Tie a knot on one end of your joiner, add one 5/8″ hex nut, both 5/16″ nuts, then the remaining 5/8″ nut. Done.
If you decided to include the washers and spacers, add the washers in between the two hex nuts on each side. Add the spacers so that they fit inside of the 5/16″ (the smaller) washers. I’ll explain the purpose of these below.
If you decided to include the super glue, roughly sand each side of the washer, and the sides of the hex nuts that would touch it. Glue the washer to the 3/8″ (larger) nut. You can optionally glue the smaller nut to the larger nut also. I also usually glue the nylon spacer to the inside of the 5/16″ nut. The spacer can also be glued to the washer somewhat.
You can swap the 5/16″ beads for nylon equivalents for lighter beads. These hex nuts are usually found individually-packaged at the hardware store. The nylon spacers are usually packaged in pairs or individually.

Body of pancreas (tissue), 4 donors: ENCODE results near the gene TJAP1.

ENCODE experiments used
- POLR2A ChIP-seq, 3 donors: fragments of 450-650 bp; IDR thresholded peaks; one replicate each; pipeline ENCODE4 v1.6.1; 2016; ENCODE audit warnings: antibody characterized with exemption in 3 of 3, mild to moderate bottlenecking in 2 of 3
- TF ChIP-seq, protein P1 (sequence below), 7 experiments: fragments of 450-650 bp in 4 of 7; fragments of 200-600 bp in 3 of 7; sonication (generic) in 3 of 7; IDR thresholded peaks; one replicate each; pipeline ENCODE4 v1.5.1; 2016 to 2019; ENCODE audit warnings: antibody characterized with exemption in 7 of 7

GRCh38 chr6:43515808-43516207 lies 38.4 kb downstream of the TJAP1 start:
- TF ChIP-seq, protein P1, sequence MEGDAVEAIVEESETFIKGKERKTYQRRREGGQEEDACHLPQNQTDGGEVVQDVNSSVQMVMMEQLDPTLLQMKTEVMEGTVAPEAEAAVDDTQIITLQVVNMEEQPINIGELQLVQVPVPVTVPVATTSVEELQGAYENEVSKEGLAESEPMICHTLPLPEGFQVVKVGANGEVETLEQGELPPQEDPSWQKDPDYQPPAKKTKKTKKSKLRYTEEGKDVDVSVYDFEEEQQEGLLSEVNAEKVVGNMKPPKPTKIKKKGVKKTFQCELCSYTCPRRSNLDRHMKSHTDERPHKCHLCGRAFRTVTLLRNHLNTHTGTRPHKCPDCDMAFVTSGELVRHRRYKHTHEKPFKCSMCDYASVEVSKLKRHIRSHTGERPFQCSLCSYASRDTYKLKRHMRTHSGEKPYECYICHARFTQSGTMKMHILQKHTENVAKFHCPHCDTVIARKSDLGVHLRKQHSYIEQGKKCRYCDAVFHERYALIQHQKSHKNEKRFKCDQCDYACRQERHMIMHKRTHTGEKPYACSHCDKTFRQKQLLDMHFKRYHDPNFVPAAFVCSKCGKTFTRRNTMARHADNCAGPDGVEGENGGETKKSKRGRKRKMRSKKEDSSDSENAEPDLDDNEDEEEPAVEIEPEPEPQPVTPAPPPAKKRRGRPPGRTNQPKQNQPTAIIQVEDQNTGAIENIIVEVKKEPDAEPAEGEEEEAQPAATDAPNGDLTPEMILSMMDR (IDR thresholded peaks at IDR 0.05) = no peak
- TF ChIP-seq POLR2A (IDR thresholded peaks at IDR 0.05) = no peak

The purpose of the spacers and washers are to help keep the cord somewhat centered in the beads. You can easily make usable begleri without them, but they’re also cheap additions that are easy to add.
If you chose to glue your beads, they’ll most likely come apart at some point due to impacts or drops from use. You can re-glue or scrape off the dried glue and reglue. If you do use glue, I’d give it a day to dry or overnight to be safe. If you use the beads too early, glue can get on the cord and make it a pain to get it out of the bead when you go to change joiners.
In closing, you can use any size hex nuts you like, and any number of them to get the weight and feel you want. I personally like the feel of the smaller nut on top with the larger weight at the bottom. Equally good setups are just using 4-6 5/16″ beads together, or 3 smaller hex nuts on each end. It’s a really inexpensive and easy way to create your own set to play around with.
See below to see an example of the materials for my favorite build from my Instagram.